With all the recent turmoil in Russia, there was bound to be some spillover to the entertainment industry. But are reports of a draft bill to set a 50% limit on the amount of Hollywood movies imported per annum worth getting upset over just yet? Executives I’ve spoken to in the past day don’t think so.
While Hollywood already faces a quota system in China, and while Russia seems to be acting at will these days, it would be premature to sound any alarm bells in Tinseltown, I’m told. The bill being readied at the State Duma on limiting Hollywood imports was written by Deputy Robert Schlegel of the United Russia party, which supports President Vladimir Putin. His view, according to the Izvestia daily, is that “We basically show American films that promote the stereotypes, national interests and values of the United States… Many of these are low quality. Russia can produce its own films, which will be interesting to viewers.”
A bill aiming to cap foreign films at 20% was unsuccessful last year, and it looks unlikely a move to limit them to 50% would go forward, although Russian Culture Minister Vladimir Medinsky has previously made noise about cracking down on Hollywood hegemony. Never say never, but one studio exec I spoke with feels it “doesn’t sound realistic.” Russian exhibitors, “would all be pissed off. They don’t have the movies” to fill the void that would be created. The same person added that if the aim were to blow back at the U.S. for its recent sanctions against certain officials over action in Ukraine, there are bigger fish to fry like the energy or automobile sector. “It would piss us off… It would hurt Hollywood, but doesn’t hurt America.”
Outside potential political posturing, a key consideration is that the local Russian industry isn’t developed enough to make up for a deficit of U.S. movies. The biggest hit in Russian history was last year’s Stalingrad; a handful of other local movies made the Top 50, and Russian market share was about 17.4%. Undeniably, the local industry was juiced by the success of Stalingrad, but I’m cautioned that it was based on a historical event that has been used before as source material. “There aren’t that many massive properties. They can’t keep working through the same one. It’s not an industry that’s ready to pop up,” says an observer. Art-house movies make the festival rounds, but one of the local industry’s most commercially successful filmmakers, Timur Bekmambetov, despite continuing to work in Russia, also helms Hollywood movies. Further, Russia doesn’t have the same kind of censorship issues that a country like China has. Russians are used to Hollywood movies being available. Whether tastes change due to a rising tide of nationalism will need to be played out. The bill won’t be presented for about another two weeks.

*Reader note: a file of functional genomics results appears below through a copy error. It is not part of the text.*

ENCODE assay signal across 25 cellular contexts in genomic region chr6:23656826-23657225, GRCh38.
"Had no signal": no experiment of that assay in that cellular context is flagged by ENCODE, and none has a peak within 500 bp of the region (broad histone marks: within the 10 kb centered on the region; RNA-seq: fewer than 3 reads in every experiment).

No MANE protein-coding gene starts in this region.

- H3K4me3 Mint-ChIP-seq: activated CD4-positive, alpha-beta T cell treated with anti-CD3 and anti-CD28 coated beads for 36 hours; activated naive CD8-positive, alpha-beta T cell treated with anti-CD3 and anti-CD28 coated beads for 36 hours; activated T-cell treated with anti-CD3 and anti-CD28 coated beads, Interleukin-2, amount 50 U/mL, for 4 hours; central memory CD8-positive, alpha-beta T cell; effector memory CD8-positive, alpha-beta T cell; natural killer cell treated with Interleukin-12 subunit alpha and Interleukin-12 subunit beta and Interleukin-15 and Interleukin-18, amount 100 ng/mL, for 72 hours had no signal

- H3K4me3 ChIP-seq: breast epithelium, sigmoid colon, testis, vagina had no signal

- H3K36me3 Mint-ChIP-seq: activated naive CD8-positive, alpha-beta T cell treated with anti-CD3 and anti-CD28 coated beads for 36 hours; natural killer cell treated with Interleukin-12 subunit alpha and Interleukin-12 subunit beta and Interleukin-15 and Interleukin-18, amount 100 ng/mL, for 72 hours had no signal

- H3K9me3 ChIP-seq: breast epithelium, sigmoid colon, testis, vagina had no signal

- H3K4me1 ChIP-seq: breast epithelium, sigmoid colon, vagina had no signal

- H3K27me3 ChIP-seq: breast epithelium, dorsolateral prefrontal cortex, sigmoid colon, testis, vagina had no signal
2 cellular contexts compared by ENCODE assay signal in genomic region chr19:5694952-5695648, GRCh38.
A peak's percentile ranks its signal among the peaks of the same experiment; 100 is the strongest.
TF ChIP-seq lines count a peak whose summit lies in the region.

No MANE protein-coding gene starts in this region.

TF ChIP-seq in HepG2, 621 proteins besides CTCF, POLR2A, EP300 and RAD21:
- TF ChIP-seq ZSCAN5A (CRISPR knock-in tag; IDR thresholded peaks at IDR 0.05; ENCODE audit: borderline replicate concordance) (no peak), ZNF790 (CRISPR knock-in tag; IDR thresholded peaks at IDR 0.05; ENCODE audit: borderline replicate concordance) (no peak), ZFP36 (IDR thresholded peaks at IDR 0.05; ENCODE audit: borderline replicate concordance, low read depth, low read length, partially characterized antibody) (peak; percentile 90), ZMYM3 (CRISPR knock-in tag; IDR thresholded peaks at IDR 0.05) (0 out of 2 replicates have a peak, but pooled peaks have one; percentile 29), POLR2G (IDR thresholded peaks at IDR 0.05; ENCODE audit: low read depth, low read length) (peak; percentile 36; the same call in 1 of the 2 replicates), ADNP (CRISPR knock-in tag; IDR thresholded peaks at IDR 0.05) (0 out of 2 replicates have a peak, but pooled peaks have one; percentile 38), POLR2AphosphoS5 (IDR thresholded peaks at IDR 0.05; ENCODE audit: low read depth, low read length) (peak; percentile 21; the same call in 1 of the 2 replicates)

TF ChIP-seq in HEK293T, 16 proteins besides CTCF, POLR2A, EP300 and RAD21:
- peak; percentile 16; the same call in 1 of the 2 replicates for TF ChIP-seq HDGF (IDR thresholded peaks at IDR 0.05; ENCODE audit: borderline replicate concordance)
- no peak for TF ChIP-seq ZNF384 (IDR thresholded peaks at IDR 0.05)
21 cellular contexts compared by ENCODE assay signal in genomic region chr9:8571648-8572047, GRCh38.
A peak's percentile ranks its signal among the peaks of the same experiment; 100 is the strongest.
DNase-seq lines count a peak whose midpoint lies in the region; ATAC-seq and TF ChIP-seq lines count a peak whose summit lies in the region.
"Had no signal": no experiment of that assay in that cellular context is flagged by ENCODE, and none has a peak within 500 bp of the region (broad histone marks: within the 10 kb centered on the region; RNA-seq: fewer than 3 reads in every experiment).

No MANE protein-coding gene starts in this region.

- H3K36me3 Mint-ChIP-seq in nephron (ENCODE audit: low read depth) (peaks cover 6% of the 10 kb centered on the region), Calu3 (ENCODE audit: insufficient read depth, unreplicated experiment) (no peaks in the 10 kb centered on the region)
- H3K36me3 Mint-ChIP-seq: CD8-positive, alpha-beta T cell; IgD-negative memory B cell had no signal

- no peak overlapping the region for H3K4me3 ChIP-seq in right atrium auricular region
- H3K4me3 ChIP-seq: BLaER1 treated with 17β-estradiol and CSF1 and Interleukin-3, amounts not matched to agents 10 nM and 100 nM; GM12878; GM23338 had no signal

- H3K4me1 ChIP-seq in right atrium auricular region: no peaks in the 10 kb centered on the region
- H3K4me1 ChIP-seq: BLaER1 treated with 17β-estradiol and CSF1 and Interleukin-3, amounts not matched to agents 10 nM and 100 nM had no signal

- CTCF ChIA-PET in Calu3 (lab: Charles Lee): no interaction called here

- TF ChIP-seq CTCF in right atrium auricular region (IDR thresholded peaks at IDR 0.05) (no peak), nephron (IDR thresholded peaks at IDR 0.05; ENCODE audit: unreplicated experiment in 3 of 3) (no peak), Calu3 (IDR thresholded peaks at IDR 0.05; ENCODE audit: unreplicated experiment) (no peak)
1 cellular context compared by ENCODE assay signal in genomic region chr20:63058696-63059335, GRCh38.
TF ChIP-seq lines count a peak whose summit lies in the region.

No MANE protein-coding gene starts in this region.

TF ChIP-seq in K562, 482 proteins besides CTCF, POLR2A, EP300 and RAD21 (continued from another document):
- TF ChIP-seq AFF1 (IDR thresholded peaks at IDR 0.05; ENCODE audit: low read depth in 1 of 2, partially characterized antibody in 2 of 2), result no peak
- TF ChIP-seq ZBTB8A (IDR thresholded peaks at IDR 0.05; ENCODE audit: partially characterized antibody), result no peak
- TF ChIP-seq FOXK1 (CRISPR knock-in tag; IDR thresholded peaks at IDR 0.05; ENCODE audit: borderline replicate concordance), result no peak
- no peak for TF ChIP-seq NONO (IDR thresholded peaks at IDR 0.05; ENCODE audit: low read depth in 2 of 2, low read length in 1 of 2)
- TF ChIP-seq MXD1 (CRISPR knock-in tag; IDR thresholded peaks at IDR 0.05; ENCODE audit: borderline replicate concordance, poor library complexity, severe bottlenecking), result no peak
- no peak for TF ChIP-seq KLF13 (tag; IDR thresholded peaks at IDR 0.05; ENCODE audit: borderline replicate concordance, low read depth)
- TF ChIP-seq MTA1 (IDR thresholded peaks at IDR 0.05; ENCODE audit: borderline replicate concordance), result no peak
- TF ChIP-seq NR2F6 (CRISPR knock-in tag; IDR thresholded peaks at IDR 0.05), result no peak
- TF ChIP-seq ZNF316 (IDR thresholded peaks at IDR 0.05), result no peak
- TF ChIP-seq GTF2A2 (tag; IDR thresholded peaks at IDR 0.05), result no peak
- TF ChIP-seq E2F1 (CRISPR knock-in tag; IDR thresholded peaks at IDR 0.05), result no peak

So far this year, Universal’s English-language local title VIY 3D is the top-grossing movie in Russia — but Hollywood films are still big at the box office. Russia is considered a fast-burn market because movies open hot and cool off quickly. Increasingly, however, Russia turns up as one of the key ex-U.S. territories for Hollywood films — that’s been the case recently with Need For Speed and 300: Rise Of An Empire. Fox’s Rio 2 opened in Russia and Ukraine last weekend to a soaring $10.43M, and Paramount’s Noah is released there tomorrow.
Chris Marcich, who is president of the Motion Picture Association, Europe, says, “This is a very emotional time,” in Russia. But, “The studios have been very supportive of Russian cinema” and the rapid expansion of movie theaters. “If you look over the past quarter, Russian films have been doing very well. There’s no interest in restricting the market from a Russian point of view or from the point of view of the studios.” The local government, I’m told, has been taking a “level-headed view towards developing the market. From their own point of view it wouldn’t make a lot of sense” to impose quotas. Also, Russia has been moving up the charts of the world’s biggest box office territories. It’s expected to land among the top five markets, leapfrogging Britain and France, by 2017, and it’s hard to believe they would want to see that growth stymied.
Meanwhile, reports that Hollywood studios are refusing the release of their films in the Crimea appear to be misleading. Marcich says, “There is no question of not servicing Crimea or Russia.” It’s a transition period, he allows. “The reality is changing and somebody has to figure out where the licenses apply and how exhibitors are serviced. There are technical issues to be sorted out… issues that will naturally occur” in this type of situation. But, he says, “There is no question of studios boycotting any country… The MPA is certainly not involved in or encouraging anything of the sort.” I understand that in some cases exhibitors in the Crimea have asked for Russian-language prints of films from studio reps in Moscow but have been referred back to their usual partners in Ukraine, who have the right only to license Ukrainian-language prints. That may be causing some of the confusion. As one person put it, “When a region belongs to one country on a Monday and changes by Friday, there’s bound to be some overlap,” in what is clearly an awkward situation.